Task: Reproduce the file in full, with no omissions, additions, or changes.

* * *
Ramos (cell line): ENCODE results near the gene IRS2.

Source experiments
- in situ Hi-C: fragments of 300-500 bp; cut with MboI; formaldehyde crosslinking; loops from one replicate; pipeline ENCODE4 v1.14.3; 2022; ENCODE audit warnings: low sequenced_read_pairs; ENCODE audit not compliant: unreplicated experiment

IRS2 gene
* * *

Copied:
Ramos (cell line): ENCODE results near the gene IRS2.

Source experiments
- in situ Hi-C: fragments of 300-500 bp; cut with MboI; formaldehyde crosslinking; loops from one replicate; pipeline ENCODE4 v1.14.3; 2022; ENCODE audit warnings: low sequenced_read_pairs; ENCODE audit not compliant: unreplicated experiment

IRS2 gene